• ‘Right to be forgotten’ — which requires data controllers to delete an individual’s data in certain circumstances.

  • Right to ‘data portability’ — which requires controllers to give individuals their data in a ‘structured, commonly used, machine-readable format’.

  • Right to restriction of processing — individuals can restrict a controller’s use of their personal data in some circumstances.

Mandatory reporting of data breaches

Under the GDPR, if a data breach occurs, data controllers must tell the relevant authority of the breach within 72 hours of becoming aware of it (unless the breach isn’t high-risk). If the data breach causes a high risk to the rights and freedoms of an individual, the controller must also notify the individual without delay (Article 34). Exceptions to this mandatory notification requirement can be found in Article 34 (3).


The GDPR also contains expanded accountability requirements. For example data controllers must demonstrate that they comply with the principles in Article 5. They must also have data protection policies in place, and must follow the ‘data protection by design and by default’ requirement set out in Article 25. In some situations controllers and processors will need to appoint a data protection officer to specifically look after GDPR requirements. This is the case if the organisation is involved in large-scale data processing or carries out large-scale behavioural monitoring/tracking.

The GDPR also covers penalties for not meeting the requirements, with a maximum penalty of 20 million Euro or four percent of annual turnover.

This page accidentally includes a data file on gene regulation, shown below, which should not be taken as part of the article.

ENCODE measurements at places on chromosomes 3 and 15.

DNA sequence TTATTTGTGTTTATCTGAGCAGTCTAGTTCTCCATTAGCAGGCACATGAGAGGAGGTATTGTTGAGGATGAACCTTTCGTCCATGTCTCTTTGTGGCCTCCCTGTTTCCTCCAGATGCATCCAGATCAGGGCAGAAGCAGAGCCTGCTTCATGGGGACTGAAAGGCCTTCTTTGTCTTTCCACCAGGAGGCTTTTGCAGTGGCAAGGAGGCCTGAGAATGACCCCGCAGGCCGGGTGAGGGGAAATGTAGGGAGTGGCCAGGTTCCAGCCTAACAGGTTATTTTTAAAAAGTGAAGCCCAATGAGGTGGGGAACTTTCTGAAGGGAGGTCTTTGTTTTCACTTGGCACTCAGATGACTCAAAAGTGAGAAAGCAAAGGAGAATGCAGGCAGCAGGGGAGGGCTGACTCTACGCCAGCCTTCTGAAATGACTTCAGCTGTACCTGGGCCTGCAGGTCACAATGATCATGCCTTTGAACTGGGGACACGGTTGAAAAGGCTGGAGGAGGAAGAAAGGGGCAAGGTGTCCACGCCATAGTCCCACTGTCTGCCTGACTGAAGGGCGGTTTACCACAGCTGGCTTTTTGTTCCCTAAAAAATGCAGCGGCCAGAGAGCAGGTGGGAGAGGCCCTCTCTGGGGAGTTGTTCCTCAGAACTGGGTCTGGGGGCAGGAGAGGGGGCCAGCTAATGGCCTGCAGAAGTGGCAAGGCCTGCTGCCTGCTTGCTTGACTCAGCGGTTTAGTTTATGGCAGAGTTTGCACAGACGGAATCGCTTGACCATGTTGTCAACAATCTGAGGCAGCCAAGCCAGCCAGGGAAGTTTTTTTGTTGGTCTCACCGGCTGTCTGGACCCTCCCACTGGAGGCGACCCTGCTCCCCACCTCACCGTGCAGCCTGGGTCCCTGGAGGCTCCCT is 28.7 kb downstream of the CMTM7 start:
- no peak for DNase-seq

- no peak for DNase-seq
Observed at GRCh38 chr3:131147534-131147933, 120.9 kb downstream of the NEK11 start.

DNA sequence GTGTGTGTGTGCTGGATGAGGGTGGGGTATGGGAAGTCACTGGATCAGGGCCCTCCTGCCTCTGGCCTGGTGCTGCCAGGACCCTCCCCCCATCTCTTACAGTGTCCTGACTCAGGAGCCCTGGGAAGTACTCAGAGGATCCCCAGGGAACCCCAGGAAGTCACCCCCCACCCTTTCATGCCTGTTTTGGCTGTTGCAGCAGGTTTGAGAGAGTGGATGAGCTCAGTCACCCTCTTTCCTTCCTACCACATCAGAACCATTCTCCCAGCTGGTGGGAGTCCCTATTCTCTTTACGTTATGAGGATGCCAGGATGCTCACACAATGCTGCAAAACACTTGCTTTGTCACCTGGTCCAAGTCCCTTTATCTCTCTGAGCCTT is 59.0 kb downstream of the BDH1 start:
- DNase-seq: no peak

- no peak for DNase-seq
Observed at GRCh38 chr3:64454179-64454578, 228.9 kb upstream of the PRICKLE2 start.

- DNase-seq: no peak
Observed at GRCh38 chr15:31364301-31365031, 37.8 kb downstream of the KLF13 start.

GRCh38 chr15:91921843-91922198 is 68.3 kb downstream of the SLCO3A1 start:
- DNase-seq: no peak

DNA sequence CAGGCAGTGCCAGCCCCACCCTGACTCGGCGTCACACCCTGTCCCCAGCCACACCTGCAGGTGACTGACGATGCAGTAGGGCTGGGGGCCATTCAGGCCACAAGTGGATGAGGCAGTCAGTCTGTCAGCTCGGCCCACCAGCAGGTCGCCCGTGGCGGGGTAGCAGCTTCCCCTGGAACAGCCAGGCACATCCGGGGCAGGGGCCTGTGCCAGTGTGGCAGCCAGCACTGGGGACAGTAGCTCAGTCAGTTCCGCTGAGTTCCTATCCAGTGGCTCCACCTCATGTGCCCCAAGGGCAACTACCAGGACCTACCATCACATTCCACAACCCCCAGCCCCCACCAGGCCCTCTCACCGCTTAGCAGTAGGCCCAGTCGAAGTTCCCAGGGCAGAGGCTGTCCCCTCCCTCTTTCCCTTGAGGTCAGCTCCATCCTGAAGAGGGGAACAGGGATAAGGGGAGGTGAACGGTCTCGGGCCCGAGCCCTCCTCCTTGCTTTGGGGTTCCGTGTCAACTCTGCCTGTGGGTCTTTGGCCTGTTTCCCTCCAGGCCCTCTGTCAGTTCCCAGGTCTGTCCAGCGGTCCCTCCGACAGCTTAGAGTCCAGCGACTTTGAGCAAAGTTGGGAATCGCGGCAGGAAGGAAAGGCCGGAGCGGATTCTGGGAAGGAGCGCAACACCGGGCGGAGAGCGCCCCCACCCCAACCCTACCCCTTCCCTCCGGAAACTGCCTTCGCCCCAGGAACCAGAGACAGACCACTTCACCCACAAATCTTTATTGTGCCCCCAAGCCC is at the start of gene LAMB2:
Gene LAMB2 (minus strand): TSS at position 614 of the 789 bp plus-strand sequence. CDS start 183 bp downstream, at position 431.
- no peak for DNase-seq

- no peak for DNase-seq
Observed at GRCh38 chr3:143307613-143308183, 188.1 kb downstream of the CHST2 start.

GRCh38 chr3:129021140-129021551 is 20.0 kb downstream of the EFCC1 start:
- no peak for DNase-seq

The GDPR and law enforcement

It should be noted that the GDPR does not apply to law enforcement agencies. That is, the legislation doesn’t apply to law enforcement agencies that process personal data.

More information

The Office of the Australian Information Commissioner (OAIC) has produced an excellent resource that covers how the GDPR affects Aussie businesses and highlights the similarities and differences between GDPR and the Australian Privacy Act.

ZDNet also has some great articles on the GDPR, including What is GDPR? Everything you need to know about the new general data protection regulations and a five-step checklist.

And of course if you like fairly dense legal documentation (or you need the full details with specific article numbers, etc.) read the full GDPR at the GDPR website.

Salsa Digital's take

It’s still early days yet, given the GDPR has only been in effect for four months. The organisations most affected will certainly be the global techs (e.g. think about how Amazon uses personal data to recommend purchases), but there will be many smaller organisations that must comply with the GDPR. Interestingly, the OAIC document on GDPR suggests that it will make sense for many Aussie organisations who have EU customers or users to implement GDPR across the board, and so it will have a flow-on effect on Aussies’ data privacy. This is another key way in which the GDPR affects Australians.